NEWS ANALYSIS: A new report shows up to 70 percent of U.S. credit cards will have EMV chips by 2015. But merchants must convert POS terminals and train staff to use them.
The good news for companies that accept credit cards is that most banks will be issuing credit cards with EMV chips well before the coming liability shift in October 2015.
The bad news is that merchants that don't accept EMV (Europay, Mastercard and Visa) chips will have to absorb the cost of fraudulent transactions due to counterfeit credit cards.
Previously, banks had absorbed those costs. EMV chips are microprocessors embedded in cards that make counterfeiting the cards virtually impossible.
That means that companies that accept credit cards at point-of-sale (POS) terminals will have to either buy new terminals or they'll have to enable the EMV chip readers on the terminals they already have.
The surprising news is that the majority of card issuers will use chip-and-signature cards rather than chip-and-PIN cards. Chip and signature cards protect against counterfeit credit and debit cards, but not against fraudulent use of lost or stolen cards. Continue Reading >>> 70 Percent of U.S. Credit Cards to Include EMV Chips by 2015
Thursday, July 31, 2014
Are you aware of a volunteer, attending this years conference, at your credit union who is or has done amazing things for your credit union and the credit union movement? If so, we want to let you know that you still have time to nominate them for the NCOFCU Volunteer of the Year Award.
The Winner will be honored with a complimentary registration, for our 2015 conference in Nashville TN., at our reception and dinner on October 10th, 2014
We encourage credit union supporters like you to nominate your best and brightest for the award.
The deadline is Sunday August, 31st. If you have any questions or comments on the nominations process, please contact me at 305-951-3306 or firstname.lastname@example.org.
I hope to see you at the conference this year!
Sunday, July 27, 2014
The grim toll has skyrocketed from the 1,140 cancer cases reported last year.
In its latest tally, the World Trade Center Health Program at Mount Sinai Hospital counts 1,655 responders with cancer among the 37,000 cops, hard hats, sanitation workers, other city employees and volunteers it monitors, officials told The Post.
The tragic sum rises to 2,518 when firefighters and EMTs are added. The FDNY, which has its own WTC health program, said Friday it counts 863 members with cancers certified for 9/11-related treatment.
Continue reading full story at >> 2,500 Ground Zero workers have cancer | New York Post
Wednesday, July 23, 2014
By Nicholas Ballasy July 22, 2014
LAS VEGAS – Credit union executives said Tuesday their institutions are making changes in preparation for a potential interest rate increase.
“We’re trying to stay shorter and shorter. Interest rates have nowhere to go but up so we’re holding everything pretty short so that when the rates do change, we can get into the longer term loans with better rates to match where they’re headed,” said Richard Smith, chairman of the board at the $376 million ProFed Credit Union in Fort Wayne, Ind., at NAFCU’s annual conference.
ProFed has also been selling off long term mortgage loans as another way to prepare for rising interest rates, he said.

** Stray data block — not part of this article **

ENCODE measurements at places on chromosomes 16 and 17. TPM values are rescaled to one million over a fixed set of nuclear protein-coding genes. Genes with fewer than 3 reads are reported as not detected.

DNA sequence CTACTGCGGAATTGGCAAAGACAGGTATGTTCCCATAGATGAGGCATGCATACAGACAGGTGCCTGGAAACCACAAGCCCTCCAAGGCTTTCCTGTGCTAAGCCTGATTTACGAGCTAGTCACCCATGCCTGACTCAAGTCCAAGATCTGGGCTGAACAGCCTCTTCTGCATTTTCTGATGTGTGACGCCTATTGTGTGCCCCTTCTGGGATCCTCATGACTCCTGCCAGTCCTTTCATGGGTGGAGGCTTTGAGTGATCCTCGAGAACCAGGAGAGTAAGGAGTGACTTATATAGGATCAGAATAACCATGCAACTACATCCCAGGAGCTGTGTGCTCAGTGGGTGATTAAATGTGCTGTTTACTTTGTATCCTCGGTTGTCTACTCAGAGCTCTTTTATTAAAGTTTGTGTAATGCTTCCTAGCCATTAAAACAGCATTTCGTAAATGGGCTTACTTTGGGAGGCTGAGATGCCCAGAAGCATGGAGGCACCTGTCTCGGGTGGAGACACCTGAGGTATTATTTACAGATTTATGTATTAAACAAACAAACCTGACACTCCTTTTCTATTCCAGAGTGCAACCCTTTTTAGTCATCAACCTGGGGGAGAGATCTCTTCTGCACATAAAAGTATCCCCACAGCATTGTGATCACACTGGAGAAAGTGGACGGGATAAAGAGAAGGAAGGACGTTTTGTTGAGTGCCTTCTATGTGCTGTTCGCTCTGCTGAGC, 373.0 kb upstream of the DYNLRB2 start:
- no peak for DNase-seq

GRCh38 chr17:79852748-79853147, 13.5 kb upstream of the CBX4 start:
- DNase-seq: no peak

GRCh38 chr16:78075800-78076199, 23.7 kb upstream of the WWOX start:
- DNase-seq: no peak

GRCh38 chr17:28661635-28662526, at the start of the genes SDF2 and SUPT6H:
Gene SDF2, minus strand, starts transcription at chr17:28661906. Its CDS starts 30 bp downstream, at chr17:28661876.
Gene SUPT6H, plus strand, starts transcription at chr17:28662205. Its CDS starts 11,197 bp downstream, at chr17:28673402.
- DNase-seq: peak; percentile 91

“We’re selling those off and Freddie Mac is buying a lot of those. They are paying about 102% on those upfront so we’re staying short that way,” he said. “We’re still helping the members out when they come in wanting a mortgage, 15 or 30 years. We’re still doing the servicing so they feel like it’s still with us but at the same time we’ve gotten it off the books.”
CU Times asked Smith if his credit union decided to sell off long-term assets due to recommendations from its examiner.
“We started doing that on our own. The lead examiner-
Continued > >>Credit Unions Preparing for Rising Rates: Onsite Coverage
Friday, July 18, 2014
Facebook Calculator Drives Auto Loans for Chicago Credit Union
by Mary Wisniewski
JUL 17, 2014 4:20pm ET
As financial institutions struggle to find revenue-generating social media strategies, a Chicago credit union has achieved a surprising level of success from a simple tool: a loan calculator app on its Facebook page. Calcubot, the name of the calculator tool that connects to one running on its website, has helped generate nearly $1 million of auto loans for Alliant Credit Union since its November debut.
The tool, which lets people determine their monthly loan payments and optionally share them with friends and family, drove 478 prospects to Alliant's online auto loan application within the first four months, when the credit union actively promoted the tool on its website's homepage and through posts written on its social media channels. The credit union plans to prominently feature Calcubot again in coming months to grow sales leads.
"We are looking to increase engagement with social media and to drive more traffic to loan applications," says George Balchev, manager of digital channels for Alliant, an $8.1 billion-asset financial institution.
Alliant Credit Union, which has more than 270,000 members, created its Facebook page in 2009 and now counts more than 13,000 page likes.
Calcubot, created by a Berkeley, Calif.- based company called Shastic, estimates loan payments once a person enters in information like the selling price and down payment. It directs those interested to websites where they can apply for a loan.
Research shows the majority of U.S. car buyers use Facebook in their research.
Tuesday, July 15, 2014
5 Factors Fueling Credit Union Loan Surge
By Michelle A. Samaad July 14, 2014
Loan balances at credit unions are on pace to rise twice as fast as the average pace seen over the past two years.
That’s according to CUNA Mutual Group’s July Credit Union Trends Report, which tracked data through May.
Credit union loan balances rose 1.2% that month, almost twice as fast as the 0.65% average pace set in May 2012 and May 2013.
Total loan balances were up 3.3% year-to-date, versus 1.5% set during the first five months of 2013, the report noted.
What’s driving the surge in credit union lending?
“Rising consumer confidence, rising household expectations for income growth, an improving labor market, improved consumer balance sheets and credit unions gaining a larger piece of the consumer credit pie,” Rick said.